Over the next few years I would audit his classes at the Media Center or visit him during his office hours. As I was getting to know Tom, he was getting to know me too, and he seemed to look forward our visits. I suspect that the novelty factor had something to do with my appeal as I am simultaneously stereotypically Texan and something of an anomaly. The other Rice students with a serious interest in art history were mostly prepschool girls from nice families in the northeast but I’m pretty sure that Tom hadn’t run into many male students like me either. I’m 6 and a half feet tall, I grew up surrounded by cotton fields, I wore boots, and I drove a pickup truck.

So when he and I were talking about our various common interests, I sometimes felt that Tom had an anthropologist's slightly bemused acknowledgement of the cultural distinctions between us. He had previously lived in Texas for a number of years and I think he appreciated the place for what it is, perhaps in the same way he related to India or Greece or any of the other places where he felt comfortable away from home.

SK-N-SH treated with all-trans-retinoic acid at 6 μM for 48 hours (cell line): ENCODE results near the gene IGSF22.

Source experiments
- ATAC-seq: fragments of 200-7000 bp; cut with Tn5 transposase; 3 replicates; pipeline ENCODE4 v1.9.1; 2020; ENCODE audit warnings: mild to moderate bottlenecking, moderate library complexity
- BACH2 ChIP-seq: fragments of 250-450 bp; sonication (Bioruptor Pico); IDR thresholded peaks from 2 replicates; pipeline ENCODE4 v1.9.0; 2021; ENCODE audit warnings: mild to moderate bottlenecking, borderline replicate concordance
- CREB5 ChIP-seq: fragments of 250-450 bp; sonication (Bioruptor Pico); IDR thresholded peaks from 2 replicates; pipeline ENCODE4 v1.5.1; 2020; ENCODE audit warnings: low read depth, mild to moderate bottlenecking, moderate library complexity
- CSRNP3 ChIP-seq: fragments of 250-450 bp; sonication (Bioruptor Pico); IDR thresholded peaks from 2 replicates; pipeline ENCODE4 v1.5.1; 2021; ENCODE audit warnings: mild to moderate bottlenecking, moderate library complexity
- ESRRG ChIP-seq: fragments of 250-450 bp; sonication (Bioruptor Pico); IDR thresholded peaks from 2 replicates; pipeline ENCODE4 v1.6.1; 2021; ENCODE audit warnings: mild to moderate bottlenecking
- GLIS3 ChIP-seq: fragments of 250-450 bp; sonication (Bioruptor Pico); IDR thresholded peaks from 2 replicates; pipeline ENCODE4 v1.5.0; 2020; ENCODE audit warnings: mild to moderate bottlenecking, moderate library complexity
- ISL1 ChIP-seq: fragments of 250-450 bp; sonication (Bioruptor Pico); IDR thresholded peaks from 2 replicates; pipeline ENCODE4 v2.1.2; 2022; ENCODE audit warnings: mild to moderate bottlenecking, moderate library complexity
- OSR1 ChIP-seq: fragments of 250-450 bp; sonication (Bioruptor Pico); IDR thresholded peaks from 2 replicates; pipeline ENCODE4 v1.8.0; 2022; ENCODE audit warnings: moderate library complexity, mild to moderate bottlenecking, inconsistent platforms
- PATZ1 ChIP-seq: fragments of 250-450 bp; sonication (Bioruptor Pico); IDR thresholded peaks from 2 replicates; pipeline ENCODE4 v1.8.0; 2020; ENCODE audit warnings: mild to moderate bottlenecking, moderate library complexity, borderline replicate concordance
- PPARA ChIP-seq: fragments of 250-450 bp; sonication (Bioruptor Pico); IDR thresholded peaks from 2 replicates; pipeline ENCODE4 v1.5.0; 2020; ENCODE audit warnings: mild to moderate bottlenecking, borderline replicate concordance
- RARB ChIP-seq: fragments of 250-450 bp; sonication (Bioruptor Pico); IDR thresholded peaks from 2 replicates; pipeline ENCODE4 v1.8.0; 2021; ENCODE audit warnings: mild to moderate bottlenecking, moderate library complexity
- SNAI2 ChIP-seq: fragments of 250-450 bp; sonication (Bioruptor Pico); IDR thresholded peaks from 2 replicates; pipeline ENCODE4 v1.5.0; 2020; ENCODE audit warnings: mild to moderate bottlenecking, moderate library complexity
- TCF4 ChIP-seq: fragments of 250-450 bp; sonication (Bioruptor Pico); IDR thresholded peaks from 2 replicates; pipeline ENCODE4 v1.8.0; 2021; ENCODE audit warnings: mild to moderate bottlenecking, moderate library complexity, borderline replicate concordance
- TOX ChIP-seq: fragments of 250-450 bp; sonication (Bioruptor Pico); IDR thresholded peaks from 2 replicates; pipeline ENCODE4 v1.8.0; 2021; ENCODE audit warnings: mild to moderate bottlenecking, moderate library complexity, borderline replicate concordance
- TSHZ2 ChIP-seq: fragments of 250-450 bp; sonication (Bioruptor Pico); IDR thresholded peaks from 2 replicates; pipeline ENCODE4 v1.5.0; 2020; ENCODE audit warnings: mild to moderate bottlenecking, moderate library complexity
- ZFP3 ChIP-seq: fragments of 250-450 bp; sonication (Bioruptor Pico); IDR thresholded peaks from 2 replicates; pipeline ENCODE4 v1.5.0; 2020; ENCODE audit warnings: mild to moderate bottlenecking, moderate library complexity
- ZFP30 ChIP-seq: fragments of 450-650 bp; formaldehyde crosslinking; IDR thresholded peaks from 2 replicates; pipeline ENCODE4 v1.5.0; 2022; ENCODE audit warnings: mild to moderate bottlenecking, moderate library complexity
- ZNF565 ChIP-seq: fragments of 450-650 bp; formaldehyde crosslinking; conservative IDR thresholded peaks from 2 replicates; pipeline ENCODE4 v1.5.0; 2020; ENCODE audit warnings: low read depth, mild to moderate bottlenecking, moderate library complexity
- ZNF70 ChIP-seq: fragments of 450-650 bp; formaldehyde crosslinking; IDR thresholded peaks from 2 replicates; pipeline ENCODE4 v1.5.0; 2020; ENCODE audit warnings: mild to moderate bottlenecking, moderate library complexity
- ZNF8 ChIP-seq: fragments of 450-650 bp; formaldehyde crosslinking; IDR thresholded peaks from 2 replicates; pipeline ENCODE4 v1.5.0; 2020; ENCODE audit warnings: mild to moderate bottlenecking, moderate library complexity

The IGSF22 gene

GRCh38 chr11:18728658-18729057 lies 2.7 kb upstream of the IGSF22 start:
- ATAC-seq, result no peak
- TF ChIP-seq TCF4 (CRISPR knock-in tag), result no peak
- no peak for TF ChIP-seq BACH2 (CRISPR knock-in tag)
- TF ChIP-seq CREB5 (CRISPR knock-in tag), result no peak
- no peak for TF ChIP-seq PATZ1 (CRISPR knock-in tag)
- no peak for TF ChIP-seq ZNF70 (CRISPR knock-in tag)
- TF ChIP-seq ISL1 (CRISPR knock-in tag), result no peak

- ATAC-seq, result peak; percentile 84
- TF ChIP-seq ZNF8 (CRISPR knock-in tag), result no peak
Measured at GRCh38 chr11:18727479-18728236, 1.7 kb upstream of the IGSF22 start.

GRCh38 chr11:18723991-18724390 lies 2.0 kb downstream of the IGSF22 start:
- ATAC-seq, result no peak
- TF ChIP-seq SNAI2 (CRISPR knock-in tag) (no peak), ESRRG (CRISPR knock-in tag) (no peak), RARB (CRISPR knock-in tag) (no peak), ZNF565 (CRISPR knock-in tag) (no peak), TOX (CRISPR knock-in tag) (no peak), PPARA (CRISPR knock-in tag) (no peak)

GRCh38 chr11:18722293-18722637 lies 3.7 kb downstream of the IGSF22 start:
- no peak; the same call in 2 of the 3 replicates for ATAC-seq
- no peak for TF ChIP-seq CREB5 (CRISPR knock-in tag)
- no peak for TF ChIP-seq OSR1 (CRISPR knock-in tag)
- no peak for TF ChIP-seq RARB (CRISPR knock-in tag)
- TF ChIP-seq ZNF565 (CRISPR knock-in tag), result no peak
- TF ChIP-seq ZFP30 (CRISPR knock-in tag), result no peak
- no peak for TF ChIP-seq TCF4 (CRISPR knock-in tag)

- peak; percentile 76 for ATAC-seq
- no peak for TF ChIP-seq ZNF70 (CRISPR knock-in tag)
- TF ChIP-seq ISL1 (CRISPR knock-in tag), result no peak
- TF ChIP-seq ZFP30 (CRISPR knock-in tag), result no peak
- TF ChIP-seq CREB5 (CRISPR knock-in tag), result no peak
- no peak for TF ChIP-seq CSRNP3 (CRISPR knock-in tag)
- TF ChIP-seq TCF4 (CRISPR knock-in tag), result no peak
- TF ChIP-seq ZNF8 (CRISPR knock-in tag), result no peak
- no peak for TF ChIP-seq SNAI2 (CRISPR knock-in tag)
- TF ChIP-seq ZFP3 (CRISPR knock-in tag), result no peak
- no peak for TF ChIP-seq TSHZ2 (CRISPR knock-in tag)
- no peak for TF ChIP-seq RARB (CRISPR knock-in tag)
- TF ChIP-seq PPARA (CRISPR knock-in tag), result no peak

Inspired by my exchanges with Tom, I began to seriously research the archaeology of Paleolithic Europe. I eventually came to the conclusion that Cro-Magnons, more properly called Magdalenian culture, were the direct lineal ancestors of Indo-European culture. My analysis was largely iconological but also made use of various archaeological, linguistic, and mythical evidence. Tom, who was familiar with all of the relevant material, listened patiently and encouraged me. “You’re working on some wild stuff” he told me. He would tell me later that my idea about Magdalenians and Indo-Europeans had “blown his mind”. As it turns out, I would blow Tom’s mind once more before we parted ways for good.